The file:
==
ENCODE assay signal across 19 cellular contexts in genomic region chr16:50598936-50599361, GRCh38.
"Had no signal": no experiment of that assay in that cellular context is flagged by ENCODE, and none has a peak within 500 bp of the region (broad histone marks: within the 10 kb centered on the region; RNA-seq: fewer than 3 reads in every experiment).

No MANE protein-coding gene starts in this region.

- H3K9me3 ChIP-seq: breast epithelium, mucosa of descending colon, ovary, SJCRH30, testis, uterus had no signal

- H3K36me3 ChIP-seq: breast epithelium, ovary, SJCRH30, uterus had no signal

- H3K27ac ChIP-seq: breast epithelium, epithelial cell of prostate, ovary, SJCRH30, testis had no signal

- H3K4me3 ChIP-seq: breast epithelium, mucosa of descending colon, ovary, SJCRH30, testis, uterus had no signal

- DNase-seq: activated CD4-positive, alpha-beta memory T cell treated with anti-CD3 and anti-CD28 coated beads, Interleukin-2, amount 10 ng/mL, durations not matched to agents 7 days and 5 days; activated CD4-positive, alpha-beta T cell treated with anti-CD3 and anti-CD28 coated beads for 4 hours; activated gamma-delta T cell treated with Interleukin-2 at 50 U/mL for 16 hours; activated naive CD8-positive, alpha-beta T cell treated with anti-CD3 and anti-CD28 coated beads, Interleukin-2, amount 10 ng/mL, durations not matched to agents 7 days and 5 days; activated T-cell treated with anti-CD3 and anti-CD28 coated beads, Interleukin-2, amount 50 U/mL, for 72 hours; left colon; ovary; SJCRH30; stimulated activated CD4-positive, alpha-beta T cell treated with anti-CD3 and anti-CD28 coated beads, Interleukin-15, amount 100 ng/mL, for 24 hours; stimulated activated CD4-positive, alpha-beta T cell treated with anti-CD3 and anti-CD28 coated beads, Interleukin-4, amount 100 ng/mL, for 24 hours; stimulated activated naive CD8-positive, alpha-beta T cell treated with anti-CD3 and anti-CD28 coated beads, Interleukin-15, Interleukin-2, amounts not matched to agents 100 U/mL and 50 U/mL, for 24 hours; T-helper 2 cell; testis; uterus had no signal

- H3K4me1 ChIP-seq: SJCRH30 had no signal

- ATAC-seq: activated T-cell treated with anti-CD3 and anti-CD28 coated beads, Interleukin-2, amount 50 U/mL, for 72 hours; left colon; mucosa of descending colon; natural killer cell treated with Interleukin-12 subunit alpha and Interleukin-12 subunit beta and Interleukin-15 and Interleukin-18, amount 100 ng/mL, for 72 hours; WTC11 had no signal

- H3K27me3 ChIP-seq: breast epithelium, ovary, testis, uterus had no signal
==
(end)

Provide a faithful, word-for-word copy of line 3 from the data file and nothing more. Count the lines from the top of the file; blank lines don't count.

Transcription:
No MANE protein-coding gene starts in this region.